The Pearl Bakery is next, and one of my favorite casual dining spots in Portland. We get an inside peek into the bowels of the bakery, sampling sourdough bread, baguettes, croissants, gilbassier (a sweet bread with citrus and anise) and bouchon (a chocolate-type cake).

By now it truly is Liquid City outside, and we run through the raindrops and slide into the comfy chairs at In Good Taste, a cooking school and gourmet shop. Here we sample three different mustards, along with a Mayasara 2002 Estate Pinot Noir from the Willamette Valley.

It's on to The TeaZone, a casual and non-hoity toity place where we taste a trio of teas: green, oolong and black. Schargel's info bites continue, and I learn that tea is second only to water in worldwide consumption. What, not wine?

After all those liquids, I'm feeling a bit peckish, and happy to hear that Hot Lips Pizza is next on the menu. Located in the Jean Vollum Natural Capital Center, the former 1895 warehouse underwent a green restoration and reopened in 2001. Today, it's a community-friendly and environmentally sound building.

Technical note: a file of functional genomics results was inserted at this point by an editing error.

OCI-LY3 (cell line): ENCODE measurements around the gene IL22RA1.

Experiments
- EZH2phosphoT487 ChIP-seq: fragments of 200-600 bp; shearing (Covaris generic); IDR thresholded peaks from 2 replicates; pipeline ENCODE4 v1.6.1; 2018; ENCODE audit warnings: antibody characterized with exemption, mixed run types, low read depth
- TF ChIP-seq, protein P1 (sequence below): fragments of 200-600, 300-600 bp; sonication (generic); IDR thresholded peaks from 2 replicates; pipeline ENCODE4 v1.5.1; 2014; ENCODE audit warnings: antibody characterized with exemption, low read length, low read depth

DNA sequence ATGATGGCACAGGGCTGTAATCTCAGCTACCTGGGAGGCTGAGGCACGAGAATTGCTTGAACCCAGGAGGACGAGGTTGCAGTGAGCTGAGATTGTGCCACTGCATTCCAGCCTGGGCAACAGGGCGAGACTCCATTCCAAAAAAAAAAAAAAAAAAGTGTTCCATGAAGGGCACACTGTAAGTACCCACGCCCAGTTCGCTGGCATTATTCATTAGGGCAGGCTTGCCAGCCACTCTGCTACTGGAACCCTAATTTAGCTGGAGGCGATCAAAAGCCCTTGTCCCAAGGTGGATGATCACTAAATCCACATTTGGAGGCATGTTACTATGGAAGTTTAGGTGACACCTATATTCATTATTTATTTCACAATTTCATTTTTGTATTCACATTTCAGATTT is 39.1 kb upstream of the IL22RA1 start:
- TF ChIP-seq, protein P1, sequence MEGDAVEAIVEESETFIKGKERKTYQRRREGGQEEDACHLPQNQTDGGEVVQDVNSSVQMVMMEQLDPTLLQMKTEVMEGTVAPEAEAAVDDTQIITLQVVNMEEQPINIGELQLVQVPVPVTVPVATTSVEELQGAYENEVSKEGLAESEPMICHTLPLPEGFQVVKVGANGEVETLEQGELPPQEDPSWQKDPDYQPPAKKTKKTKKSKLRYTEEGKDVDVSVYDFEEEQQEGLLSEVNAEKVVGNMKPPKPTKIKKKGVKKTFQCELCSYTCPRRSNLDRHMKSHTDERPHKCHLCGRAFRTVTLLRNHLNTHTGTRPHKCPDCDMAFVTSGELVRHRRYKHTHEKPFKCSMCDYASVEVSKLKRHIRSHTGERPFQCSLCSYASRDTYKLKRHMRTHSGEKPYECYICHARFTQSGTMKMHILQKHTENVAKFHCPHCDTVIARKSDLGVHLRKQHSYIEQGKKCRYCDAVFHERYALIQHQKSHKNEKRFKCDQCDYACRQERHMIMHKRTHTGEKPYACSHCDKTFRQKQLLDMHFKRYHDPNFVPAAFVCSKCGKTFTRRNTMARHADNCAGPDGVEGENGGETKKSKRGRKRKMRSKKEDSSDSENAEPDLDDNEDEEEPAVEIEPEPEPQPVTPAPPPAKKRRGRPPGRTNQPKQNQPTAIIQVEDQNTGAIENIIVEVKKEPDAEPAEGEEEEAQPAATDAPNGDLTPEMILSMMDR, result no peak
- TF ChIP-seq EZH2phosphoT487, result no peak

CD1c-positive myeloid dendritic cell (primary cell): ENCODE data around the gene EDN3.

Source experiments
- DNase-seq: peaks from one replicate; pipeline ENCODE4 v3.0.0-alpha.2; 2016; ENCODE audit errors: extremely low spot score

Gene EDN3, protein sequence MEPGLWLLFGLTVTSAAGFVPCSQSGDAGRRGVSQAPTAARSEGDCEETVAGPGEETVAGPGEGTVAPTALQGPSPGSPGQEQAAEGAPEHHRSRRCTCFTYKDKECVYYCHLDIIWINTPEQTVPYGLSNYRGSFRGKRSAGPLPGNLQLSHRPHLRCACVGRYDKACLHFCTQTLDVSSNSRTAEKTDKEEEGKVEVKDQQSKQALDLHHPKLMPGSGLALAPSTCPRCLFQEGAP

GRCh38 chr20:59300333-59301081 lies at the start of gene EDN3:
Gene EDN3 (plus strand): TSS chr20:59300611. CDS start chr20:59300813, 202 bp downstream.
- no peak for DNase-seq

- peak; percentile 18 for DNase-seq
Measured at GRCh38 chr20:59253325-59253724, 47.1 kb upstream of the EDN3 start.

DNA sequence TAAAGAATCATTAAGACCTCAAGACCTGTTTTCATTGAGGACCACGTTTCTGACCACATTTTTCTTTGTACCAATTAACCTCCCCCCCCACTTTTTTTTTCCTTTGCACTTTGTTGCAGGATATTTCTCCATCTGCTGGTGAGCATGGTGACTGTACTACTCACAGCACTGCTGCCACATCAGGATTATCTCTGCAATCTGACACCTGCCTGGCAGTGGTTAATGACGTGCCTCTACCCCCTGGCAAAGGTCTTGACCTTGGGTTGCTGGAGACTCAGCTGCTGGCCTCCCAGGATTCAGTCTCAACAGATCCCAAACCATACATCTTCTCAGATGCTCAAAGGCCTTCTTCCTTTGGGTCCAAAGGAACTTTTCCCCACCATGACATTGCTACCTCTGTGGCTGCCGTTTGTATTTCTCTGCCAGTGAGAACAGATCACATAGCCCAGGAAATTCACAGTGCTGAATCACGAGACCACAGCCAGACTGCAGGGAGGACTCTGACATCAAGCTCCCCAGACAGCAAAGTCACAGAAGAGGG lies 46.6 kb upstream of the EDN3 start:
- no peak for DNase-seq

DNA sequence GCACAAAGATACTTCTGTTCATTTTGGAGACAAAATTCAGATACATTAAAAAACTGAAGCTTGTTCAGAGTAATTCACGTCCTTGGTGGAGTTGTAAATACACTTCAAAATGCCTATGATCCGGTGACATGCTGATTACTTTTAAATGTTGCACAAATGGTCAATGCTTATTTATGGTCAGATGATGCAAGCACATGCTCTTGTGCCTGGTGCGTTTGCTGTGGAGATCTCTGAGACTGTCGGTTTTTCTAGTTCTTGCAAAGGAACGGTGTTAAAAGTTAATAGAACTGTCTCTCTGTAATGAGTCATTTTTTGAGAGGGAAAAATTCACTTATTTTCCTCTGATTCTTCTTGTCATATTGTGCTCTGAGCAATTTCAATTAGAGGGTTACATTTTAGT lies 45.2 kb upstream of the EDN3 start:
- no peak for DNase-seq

We sit down at large tables and dig into one of Hot Lips' artisan pizzas, this oen composed of potatoes, broccoli, and onions. It's unusual but tasty, with no tomatoes or cheese in sight. The pizza goes down nicely with a Hot Lips-handcrafted soda of apple, cranberry, and ginger.

Our final stop is for something sweet. Via Delizia is a dessert and coffee house where we indulge in gelato and sorbet. A perfect ending to an entertaining epicurean excursion.

Grazing on Granville Island

As a frequent visitor to Vancouver, B.C., sometimes I think I've seen and done it all. But after my husband and I went on one of Edible British Columbia's Chef-Guided Market Tours, I learned a lot more about the food culture of this Canadian city.